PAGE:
What would Ralph Nader do with a $15-billion operating budget and a dedicated corps of sage billionaires onside to wage the good fight? In Nader's new book, "Only The Super-Rich Can Save Us!", we find out.
The "practical utopia" - don't call it a novel - begins in a cozy den in Omaha, Neb., with the protagonist, Warren Buffett, watching the horrors of Hurricane Katrina unfold on his TV. Seething with indignity at the sight of bodies left bobbing and rotting in swollen waters, Buffett sends himself and a convoy of relief supplies to the Ninth Ward. Struck by the ineptitude of the people in power, Buffett resolves to fix his broken country.
To this end, he convenes a carefully chosen group of 16 other elder billionaires and mega-millionaires - including George Soros, Bill Gates Sr., Paul Newman, Ted Turner, Barry Diller, Bill Cosby and Yoko Ono - to a high mountain resort on Maui. Their mission: Save America from its corrupt plutocracy and restore liberty for all by the end of the year.
And so it goes: Wal-Mart is unionized by Sol Price, the founder of Price Club. The Clean Elections Party wins 17 per cent of Congress. A common agenda of legislation, guaranteeing health care and living wages for all, is passed, and a raft of citizen groups with self-financing mechanisms, including the People's Chamber of Commerce, are set up.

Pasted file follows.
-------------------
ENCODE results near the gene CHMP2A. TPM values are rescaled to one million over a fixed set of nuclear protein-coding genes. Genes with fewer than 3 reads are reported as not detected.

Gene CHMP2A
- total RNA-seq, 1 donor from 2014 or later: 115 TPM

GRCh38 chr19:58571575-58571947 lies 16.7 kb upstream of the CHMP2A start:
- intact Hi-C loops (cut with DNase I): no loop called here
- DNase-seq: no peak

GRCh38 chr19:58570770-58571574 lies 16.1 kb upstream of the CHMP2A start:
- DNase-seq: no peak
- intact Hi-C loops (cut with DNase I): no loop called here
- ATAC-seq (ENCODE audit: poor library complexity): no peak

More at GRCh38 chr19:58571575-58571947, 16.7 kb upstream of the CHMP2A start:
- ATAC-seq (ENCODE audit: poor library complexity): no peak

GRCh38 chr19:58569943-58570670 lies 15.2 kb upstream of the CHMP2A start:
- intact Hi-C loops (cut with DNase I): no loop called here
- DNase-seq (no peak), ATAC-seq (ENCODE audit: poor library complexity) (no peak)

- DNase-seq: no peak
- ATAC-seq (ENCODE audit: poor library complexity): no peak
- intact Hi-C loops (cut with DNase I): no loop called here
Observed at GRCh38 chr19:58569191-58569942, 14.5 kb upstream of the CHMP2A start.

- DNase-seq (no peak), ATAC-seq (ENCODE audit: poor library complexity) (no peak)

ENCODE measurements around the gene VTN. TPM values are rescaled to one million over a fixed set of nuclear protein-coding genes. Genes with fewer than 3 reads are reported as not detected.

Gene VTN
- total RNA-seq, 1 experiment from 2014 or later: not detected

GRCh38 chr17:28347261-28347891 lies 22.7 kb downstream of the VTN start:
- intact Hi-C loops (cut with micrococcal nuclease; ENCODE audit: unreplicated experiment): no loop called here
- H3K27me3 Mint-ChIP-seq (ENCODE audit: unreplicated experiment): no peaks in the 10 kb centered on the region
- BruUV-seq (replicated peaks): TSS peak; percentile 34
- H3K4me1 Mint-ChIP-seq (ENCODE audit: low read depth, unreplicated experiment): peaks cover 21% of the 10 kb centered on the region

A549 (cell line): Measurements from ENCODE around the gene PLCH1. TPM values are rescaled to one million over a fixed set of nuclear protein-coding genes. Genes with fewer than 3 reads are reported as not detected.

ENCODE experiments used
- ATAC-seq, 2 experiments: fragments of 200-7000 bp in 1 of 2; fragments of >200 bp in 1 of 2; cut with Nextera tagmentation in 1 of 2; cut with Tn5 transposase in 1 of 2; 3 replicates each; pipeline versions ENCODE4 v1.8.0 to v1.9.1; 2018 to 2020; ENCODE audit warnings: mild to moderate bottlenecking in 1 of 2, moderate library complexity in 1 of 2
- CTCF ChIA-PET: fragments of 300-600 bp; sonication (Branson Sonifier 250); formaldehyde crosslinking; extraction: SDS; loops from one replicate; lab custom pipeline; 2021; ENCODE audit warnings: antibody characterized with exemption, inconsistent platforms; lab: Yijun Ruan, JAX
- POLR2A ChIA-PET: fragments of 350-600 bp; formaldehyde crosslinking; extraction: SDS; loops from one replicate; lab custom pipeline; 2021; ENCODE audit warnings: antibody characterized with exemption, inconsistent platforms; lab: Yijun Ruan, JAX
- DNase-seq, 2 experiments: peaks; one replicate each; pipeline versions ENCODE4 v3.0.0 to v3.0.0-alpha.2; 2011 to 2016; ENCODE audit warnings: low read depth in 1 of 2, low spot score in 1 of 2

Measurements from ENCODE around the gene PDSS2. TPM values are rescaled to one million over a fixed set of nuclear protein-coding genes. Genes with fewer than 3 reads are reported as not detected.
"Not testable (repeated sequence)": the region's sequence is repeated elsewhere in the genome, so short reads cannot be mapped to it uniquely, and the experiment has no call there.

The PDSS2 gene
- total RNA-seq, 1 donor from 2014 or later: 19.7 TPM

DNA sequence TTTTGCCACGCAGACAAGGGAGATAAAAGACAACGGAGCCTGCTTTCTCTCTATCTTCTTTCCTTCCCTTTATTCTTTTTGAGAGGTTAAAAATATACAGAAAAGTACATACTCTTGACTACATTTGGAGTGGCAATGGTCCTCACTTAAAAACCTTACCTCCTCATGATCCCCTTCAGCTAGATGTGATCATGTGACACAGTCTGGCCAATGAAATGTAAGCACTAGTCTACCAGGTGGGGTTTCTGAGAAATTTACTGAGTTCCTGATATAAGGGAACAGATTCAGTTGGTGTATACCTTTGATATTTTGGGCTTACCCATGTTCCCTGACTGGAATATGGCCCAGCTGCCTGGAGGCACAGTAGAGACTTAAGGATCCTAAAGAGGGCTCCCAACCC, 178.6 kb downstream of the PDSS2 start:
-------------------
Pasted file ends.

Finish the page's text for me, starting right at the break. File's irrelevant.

The funny thing is, this is not as crazy as it sounds. U.S. culture respects power and wealth. The richest 450 billionaires in the world control more wealth than the poorest three billion people, and the rich have the means to affect massive change for the better, if strategically directed.
As for will, no legacy-minded billionaire should look forward to replaying the pathetic dynamic of social-regressive soft philanthropy described by John Steinbeck, whereby the rich spend the first three-quarters of their lives ripping the entrails out of society, then spend the last quarter clumsily trying to put them back in. As Buffett puts it in Maui, "Why rely on the smug foundation world, which has brought forth so few innovations while spending trillions of dollars. Why bequeath to unimaginative people?"
As someone who worked as press secretary to the author and was once asked to organize a major campaign address to a press conference of 500 dogs, I can attest that Ralph Nader certainly has an unencumbered sense of imagination that occasionally brushes up against the wacky. The book reflects this, with Sun God festivals that show the power of solar energy by cooking giant pots of tomato-and-eggplant stew, and a parrot named Patriotic Polly that pops up on TV enjoining Americans, "Get up. Don't let America down."
While the title of this book seems to suggest the antithesis of the citizen power movements with which most people identify Nader, it is a powerful idea by the perfect person at a fortuitous time. Nader, who was at the vortex of almost all of the progressive legislation (from the Clean Air Act to the Freedom of Information Act and seatbelts) of the late 1960s and '70s, is - in the words of President Barack Obama (a former Nader Raider himself) - a "singular figure in American history."
The Ralph Nader of the past few decades, however, has been swamped by the corporate backlash his reforms provoked, and after the Florida fiasco of the 2000 election, he received hundreds of death threats, including one by a media executive who said, "I want to kill Nader," to which Hillary Clinton, at her 2000 election party, replied, "That's not a bad idea."